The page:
New Administration, New World for Going Green

By Jim Poad Director of Client Solutions, Advantage IQ | August 03, 2010

In January, the United States inaugurated its forty-fourth commander in chief and ushered in what's largely considered to be a landmark administration. President Barack Obama, Vice President Joe Biden and their cabinet, have promised sweeping policy changes in several areas.

Among the list of Obama's priority issues are the economy, healthcare, foreign policy, and of course energy and the environment as global climate change is one of the fastest growing points of anxiety for America. His plans to address global climate change caused by carbon emissions have been intensely analyzed by policy makers and the media.

For business operators who have launched green initiatives or incorporated them into their 2009 budget, it is important to consider how changing energy policy could potentially affect plans to go green. In general, the proposed policies will make green initiatives more of a financial priority for businesses. At the same time, more businesses will be able to meet newly set emission standards with access to cheaper green energy and efficiency technologies.

Proposed Energy Policy and Effects

The proposed energy plan features two key plans of action with the potential to dramatically affect the way American businesses consume energy: A $150 billion investment in clean energy and energy efficient technology over the next ten years, as well as a plan to implement an economy-wide cap-and-trade program to reduce greenhouse gas emissions.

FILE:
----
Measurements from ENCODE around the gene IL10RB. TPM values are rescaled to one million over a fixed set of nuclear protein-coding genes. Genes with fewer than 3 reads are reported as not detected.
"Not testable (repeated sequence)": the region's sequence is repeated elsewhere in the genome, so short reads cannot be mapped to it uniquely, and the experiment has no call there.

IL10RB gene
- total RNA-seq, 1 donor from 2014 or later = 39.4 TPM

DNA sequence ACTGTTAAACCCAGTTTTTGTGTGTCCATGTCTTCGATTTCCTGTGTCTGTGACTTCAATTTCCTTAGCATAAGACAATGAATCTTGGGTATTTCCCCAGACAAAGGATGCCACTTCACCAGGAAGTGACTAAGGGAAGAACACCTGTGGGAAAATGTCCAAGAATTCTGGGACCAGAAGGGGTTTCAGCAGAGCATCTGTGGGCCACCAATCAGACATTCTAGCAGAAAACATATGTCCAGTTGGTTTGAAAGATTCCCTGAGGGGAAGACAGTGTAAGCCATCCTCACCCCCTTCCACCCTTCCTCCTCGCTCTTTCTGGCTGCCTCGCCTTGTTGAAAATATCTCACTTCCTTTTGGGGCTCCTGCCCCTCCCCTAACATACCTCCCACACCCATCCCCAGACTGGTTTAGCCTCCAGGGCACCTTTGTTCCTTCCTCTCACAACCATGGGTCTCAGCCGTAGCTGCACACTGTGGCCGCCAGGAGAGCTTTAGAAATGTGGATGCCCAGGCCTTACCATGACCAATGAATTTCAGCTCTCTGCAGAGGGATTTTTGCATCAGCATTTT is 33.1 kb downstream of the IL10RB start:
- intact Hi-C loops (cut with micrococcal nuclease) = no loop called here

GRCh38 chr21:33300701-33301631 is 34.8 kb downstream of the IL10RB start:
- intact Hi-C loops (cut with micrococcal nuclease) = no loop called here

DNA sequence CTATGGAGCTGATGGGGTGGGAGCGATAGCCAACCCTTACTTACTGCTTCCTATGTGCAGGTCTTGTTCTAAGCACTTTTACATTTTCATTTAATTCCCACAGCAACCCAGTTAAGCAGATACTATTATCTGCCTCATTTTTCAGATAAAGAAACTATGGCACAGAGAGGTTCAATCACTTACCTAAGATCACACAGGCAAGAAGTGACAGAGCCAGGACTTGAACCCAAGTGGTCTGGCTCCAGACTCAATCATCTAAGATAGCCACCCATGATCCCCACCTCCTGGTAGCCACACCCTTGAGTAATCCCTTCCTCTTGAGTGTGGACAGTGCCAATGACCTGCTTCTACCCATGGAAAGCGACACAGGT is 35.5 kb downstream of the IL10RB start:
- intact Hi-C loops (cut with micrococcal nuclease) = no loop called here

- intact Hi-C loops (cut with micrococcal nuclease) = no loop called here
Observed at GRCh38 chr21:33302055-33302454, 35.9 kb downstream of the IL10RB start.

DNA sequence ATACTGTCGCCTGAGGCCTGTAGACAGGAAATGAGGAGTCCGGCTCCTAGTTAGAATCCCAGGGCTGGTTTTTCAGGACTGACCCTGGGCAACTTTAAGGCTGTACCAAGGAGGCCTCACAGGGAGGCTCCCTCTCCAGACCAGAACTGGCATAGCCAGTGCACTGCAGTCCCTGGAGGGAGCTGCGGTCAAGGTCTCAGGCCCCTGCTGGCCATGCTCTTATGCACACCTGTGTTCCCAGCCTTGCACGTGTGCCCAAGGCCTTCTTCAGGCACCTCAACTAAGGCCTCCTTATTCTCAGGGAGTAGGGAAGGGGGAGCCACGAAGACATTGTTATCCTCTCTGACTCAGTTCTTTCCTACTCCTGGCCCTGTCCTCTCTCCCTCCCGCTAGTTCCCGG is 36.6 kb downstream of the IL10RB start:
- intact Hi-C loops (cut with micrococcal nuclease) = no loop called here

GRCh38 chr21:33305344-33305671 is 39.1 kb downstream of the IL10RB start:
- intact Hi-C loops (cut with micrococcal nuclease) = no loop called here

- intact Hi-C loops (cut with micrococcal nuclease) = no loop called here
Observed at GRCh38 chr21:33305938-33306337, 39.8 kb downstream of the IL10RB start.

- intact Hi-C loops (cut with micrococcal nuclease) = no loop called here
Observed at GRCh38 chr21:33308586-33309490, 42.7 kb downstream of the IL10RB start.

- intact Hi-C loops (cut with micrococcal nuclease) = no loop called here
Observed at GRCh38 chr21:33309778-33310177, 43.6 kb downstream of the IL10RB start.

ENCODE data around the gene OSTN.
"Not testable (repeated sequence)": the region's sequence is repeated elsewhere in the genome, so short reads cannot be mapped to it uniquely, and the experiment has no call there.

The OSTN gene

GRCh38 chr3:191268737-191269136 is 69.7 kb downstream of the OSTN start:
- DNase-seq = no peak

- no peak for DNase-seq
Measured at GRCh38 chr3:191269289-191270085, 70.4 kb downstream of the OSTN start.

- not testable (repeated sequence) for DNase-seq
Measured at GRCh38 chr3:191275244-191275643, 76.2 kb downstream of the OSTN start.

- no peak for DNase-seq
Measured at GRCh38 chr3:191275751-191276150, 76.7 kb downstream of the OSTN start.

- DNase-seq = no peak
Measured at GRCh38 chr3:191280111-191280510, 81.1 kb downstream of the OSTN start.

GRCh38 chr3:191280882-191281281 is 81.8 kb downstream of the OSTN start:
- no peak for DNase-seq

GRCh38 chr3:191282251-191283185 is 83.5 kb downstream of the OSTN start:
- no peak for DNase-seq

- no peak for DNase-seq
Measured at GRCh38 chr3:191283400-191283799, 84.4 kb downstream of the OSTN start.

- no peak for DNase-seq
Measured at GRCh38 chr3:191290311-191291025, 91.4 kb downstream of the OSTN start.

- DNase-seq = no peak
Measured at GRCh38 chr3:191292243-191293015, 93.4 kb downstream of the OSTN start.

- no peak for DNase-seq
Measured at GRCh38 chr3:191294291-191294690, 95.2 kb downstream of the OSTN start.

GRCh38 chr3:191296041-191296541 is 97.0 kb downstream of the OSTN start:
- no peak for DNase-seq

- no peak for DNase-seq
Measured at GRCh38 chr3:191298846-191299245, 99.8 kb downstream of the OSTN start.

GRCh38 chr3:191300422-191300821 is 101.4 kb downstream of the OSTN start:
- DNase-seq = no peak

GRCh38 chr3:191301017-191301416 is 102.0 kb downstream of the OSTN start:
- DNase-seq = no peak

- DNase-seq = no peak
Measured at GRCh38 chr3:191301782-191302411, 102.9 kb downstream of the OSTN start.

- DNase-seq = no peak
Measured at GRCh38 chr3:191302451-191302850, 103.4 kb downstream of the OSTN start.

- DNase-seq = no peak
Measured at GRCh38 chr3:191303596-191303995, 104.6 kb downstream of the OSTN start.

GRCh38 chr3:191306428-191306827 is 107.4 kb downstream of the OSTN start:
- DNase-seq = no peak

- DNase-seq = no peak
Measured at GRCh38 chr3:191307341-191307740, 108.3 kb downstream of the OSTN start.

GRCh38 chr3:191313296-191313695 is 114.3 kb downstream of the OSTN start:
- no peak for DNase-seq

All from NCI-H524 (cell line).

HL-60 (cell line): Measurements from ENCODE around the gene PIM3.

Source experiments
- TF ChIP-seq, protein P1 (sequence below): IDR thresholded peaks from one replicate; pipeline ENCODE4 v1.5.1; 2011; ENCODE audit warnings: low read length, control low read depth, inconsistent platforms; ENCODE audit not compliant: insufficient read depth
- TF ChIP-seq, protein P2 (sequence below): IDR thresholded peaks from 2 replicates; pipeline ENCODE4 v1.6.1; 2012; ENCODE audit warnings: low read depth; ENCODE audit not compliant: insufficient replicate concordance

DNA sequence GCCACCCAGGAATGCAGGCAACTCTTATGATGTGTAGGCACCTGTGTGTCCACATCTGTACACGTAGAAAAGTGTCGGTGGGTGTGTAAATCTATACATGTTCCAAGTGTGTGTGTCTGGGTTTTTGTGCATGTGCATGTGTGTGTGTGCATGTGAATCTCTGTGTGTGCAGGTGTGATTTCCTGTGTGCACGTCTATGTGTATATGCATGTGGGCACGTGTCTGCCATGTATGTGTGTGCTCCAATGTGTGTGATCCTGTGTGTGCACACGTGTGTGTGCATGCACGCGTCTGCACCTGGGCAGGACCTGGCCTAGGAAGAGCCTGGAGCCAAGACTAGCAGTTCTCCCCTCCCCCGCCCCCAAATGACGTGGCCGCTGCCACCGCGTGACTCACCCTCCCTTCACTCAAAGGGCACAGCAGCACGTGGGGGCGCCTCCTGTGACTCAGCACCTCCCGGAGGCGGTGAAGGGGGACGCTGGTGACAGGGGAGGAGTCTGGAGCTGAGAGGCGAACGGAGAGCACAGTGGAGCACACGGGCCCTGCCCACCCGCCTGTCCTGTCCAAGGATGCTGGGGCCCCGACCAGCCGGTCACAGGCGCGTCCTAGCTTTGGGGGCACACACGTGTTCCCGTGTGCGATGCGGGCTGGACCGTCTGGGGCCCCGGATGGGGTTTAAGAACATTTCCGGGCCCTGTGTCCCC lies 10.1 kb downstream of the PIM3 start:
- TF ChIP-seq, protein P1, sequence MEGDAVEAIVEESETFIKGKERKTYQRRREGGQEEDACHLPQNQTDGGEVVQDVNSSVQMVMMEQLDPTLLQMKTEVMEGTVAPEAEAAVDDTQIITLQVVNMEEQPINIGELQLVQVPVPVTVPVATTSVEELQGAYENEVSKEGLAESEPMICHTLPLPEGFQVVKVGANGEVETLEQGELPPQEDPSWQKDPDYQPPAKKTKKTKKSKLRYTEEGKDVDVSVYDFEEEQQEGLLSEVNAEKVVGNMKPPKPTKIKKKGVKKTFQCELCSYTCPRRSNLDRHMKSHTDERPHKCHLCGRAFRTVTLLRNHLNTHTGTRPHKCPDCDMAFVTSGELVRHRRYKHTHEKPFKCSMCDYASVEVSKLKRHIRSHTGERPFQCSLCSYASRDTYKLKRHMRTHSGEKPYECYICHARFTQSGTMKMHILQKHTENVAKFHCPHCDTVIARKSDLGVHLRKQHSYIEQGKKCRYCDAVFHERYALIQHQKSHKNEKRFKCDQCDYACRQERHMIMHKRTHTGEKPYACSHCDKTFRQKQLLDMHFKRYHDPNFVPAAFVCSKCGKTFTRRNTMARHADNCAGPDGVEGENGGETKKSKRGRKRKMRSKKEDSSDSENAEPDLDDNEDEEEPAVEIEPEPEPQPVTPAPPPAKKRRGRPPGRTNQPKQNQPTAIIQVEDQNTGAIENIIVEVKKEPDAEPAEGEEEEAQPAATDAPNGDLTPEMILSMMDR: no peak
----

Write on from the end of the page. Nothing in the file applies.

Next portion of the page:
"Show Me the Money" An infusion of $15 billion a year, while not enough to solve the environmental crisis at hand, is a solid start. This much needed investment will drive innovation in renewable energy and clean, efficient technology.

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Eco-Friendly Practices: Corporate Social Responsibility

The hotel industry has undertaken a long-term effort to build more responsible and socially conscious businesses. What began with small efforts to reduce waste - such as paperless checkouts and refillable soap dispensers - has evolved into an international movement toward implementing sustainable development practices. In addition to establishing themselves as good corporate citizens, adopting eco-friendly practices is sound business for hotels. According to a recent report from Deloitte, 95% of business travelers believe the hotel industry should be undertaking “green” initiatives, and Millennials are twice as likely to support brands with strong management of environmental and social issues. Given these conclusions, hotels are continuing to innovate in the areas of environmental sustainability. For example, one leading hotel chain has designed special elevators that collect kinetic energy from the moving lift and in the process, they have reduced their energy consumption by 50%  over conventional elevators. Also, they installed an advanced air conditioning system which employs a magnetic mechanical system that makes them more energy efficient. Other hotels are installing Intelligent Building Systems which monitor and control temperatures in rooms, common areas and swimming pools, as well as ventilation and cold water systems. Some hotels are installing Electric Vehicle charging stations, planting rooftop gardens, implementing stringent recycling programs, and insisting on the use of biodegradable materials. Another trend is the creation of Green Teams within a hotel's operation that are tasked to implement earth-friendly practices and manage budgets for green projects. Some hotels have even gone so far as to curtail or eliminate room service, believing that keeping the kitchen open 24/7 isn't terribly sustainable. The May issue of the Hotel Business Review will document what some hotels are doing to integrate sustainable practices into their operations and how they are benefiting from them.